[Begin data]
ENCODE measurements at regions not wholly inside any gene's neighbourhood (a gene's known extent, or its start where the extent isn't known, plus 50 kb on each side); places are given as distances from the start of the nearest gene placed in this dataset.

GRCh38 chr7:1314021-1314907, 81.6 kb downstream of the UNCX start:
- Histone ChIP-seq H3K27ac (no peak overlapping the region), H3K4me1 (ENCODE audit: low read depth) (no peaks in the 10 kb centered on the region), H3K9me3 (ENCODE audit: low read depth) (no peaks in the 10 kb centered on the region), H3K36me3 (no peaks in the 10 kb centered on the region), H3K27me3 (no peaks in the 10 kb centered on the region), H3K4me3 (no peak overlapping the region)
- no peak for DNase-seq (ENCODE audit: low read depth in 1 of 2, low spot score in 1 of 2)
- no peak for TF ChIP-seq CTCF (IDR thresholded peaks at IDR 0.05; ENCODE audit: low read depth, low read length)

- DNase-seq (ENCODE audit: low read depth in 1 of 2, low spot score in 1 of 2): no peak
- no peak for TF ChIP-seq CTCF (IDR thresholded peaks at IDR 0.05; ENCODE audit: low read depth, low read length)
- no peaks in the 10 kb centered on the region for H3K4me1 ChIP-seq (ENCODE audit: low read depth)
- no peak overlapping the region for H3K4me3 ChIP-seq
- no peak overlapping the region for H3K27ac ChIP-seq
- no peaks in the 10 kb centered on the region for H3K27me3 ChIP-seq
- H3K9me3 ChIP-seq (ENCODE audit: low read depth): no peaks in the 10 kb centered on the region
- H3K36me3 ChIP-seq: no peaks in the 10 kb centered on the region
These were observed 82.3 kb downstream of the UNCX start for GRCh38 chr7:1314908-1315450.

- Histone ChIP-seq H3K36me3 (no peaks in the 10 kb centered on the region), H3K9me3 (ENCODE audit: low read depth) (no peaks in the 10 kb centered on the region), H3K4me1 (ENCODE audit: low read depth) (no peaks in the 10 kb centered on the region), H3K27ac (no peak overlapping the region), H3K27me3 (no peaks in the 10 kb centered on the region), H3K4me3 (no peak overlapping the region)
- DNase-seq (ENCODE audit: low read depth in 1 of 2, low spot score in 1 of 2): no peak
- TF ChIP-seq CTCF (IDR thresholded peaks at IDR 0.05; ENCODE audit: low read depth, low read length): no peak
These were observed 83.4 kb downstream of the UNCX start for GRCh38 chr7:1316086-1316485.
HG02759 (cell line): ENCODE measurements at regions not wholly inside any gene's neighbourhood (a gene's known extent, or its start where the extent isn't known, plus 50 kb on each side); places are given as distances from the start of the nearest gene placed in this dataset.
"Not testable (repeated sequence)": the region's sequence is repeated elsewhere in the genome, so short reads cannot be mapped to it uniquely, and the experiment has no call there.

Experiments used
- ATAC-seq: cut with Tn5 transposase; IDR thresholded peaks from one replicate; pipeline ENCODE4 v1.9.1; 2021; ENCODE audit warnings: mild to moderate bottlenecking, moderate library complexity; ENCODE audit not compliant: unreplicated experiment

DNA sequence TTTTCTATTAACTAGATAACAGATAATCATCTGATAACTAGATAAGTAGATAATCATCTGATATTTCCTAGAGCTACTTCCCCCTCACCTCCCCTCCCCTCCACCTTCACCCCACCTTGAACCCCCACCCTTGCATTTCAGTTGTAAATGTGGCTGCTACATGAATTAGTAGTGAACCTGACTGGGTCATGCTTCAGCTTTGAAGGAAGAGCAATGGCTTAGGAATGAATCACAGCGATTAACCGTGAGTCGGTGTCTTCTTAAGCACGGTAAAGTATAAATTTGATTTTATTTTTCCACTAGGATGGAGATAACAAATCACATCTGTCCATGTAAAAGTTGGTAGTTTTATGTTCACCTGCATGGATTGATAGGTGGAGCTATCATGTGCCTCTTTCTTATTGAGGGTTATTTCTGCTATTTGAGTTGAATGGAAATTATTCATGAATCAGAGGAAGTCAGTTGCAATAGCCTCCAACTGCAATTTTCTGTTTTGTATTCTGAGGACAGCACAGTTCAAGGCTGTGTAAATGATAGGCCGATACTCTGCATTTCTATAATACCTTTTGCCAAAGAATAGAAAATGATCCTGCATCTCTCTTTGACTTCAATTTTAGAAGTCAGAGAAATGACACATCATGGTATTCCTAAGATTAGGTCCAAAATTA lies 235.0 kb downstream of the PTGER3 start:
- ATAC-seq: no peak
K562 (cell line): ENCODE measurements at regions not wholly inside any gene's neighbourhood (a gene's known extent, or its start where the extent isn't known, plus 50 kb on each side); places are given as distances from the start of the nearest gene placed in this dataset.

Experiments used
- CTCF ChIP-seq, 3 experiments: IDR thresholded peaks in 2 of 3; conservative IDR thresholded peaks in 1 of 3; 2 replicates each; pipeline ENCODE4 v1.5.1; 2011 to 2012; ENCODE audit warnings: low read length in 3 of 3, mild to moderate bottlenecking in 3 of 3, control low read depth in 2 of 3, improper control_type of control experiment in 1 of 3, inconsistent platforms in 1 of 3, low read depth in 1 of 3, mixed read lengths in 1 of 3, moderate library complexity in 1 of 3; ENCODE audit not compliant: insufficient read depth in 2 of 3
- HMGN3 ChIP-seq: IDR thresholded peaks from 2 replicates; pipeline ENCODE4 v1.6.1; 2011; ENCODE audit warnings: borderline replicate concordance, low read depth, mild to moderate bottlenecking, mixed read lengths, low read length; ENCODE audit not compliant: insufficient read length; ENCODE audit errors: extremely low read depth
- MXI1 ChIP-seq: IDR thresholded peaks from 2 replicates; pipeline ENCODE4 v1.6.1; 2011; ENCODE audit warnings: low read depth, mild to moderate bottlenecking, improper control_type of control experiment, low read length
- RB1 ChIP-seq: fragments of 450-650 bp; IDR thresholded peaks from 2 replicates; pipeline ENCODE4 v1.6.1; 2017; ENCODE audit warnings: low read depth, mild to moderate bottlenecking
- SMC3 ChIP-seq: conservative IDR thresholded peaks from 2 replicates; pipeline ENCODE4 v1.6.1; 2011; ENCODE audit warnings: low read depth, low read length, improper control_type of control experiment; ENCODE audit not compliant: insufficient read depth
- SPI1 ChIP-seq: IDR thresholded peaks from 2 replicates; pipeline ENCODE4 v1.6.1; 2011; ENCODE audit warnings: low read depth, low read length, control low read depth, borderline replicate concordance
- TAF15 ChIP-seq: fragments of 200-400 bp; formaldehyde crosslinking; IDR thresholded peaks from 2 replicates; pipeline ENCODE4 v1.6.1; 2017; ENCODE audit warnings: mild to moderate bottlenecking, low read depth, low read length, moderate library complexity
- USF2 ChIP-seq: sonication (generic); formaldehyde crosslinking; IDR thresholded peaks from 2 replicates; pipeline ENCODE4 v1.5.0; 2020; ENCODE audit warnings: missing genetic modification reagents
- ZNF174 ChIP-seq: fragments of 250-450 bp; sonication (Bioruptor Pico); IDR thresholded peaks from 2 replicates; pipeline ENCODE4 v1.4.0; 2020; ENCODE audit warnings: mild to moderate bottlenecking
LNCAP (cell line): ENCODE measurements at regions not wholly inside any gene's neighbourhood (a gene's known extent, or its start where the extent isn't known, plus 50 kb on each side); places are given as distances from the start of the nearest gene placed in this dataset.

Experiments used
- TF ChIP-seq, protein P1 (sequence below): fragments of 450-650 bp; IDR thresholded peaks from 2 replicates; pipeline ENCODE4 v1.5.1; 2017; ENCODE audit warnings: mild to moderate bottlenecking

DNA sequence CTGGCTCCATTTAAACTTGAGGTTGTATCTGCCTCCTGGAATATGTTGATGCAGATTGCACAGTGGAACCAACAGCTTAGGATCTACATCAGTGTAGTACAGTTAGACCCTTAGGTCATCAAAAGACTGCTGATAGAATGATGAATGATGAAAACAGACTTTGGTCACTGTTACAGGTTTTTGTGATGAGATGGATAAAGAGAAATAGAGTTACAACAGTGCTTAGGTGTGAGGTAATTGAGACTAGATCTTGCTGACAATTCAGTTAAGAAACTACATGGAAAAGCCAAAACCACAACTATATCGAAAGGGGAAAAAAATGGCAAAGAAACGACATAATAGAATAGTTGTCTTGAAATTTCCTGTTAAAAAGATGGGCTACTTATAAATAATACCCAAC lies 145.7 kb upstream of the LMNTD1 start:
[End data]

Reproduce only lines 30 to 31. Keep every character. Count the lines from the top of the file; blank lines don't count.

- RB1 ChIP-seq: fragments of 450-650 bp; IDR thresholded peaks from 2 replicates; pipeline ENCODE4 v1.6.1; 2017; ENCODE audit warnings: low read depth, mild to moderate bottlenecking
- SMC3 ChIP-seq: conservative IDR thresholded peaks from 2 replicates; pipeline ENCODE4 v1.6.1; 2011; ENCODE audit warnings: low read depth, low read length, improper control_type of control experiment; ENCODE audit not compliant: insufficient read depth